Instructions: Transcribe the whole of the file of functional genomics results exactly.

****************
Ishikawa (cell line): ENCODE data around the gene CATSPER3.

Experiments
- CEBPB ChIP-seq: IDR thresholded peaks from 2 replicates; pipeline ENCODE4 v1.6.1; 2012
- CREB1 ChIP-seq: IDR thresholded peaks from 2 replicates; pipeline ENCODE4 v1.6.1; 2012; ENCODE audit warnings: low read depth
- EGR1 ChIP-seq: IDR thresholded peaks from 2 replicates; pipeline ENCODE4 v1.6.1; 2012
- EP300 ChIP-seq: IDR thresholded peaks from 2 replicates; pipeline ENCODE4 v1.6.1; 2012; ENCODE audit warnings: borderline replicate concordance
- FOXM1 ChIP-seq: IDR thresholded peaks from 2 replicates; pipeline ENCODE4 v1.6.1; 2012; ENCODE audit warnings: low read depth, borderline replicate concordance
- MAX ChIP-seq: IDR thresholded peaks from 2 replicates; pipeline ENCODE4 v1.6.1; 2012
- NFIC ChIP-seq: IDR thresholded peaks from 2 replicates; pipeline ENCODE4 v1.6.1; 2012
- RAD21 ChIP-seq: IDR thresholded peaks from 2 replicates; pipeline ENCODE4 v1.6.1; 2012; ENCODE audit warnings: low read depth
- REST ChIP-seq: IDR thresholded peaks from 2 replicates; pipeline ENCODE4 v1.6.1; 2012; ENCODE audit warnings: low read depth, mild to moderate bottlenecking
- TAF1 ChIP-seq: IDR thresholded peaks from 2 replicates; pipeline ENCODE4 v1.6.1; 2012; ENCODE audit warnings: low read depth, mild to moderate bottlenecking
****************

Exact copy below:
Ishikawa (cell line): ENCODE data around the gene CATSPER3.

Experiments
- CEBPB ChIP-seq: IDR thresholded peaks from 2 replicates; pipeline ENCODE4 v1.6.1; 2012
- CREB1 ChIP-seq: IDR thresholded peaks from 2 replicates; pipeline ENCODE4 v1.6.1; 2012; ENCODE audit warnings: low read depth
- EGR1 ChIP-seq: IDR thresholded peaks from 2 replicates; pipeline ENCODE4 v1.6.1; 2012
- EP300 ChIP-seq: IDR thresholded peaks from 2 replicates; pipeline ENCODE4 v1.6.1; 2012; ENCODE audit warnings: borderline replicate concordance
- FOXM1 ChIP-seq: IDR thresholded peaks from 2 replicates; pipeline ENCODE4 v1.6.1; 2012; ENCODE audit warnings: low read depth, borderline replicate concordance
- MAX ChIP-seq: IDR thresholded peaks from 2 replicates; pipeline ENCODE4 v1.6.1; 2012
- NFIC ChIP-seq: IDR thresholded peaks from 2 replicates; pipeline ENCODE4 v1.6.1; 2012
- RAD21 ChIP-seq: IDR thresholded peaks from 2 replicates; pipeline ENCODE4 v1.6.1; 2012; ENCODE audit warnings: low read depth
- REST ChIP-seq: IDR thresholded peaks from 2 replicates; pipeline ENCODE4 v1.6.1; 2012; ENCODE audit warnings: low read depth, mild to moderate bottlenecking
- TAF1 ChIP-seq: IDR thresholded peaks from 2 replicates; pipeline ENCODE4 v1.6.1; 2012; ENCODE audit warnings: low read depth, mild to moderate bottlenecking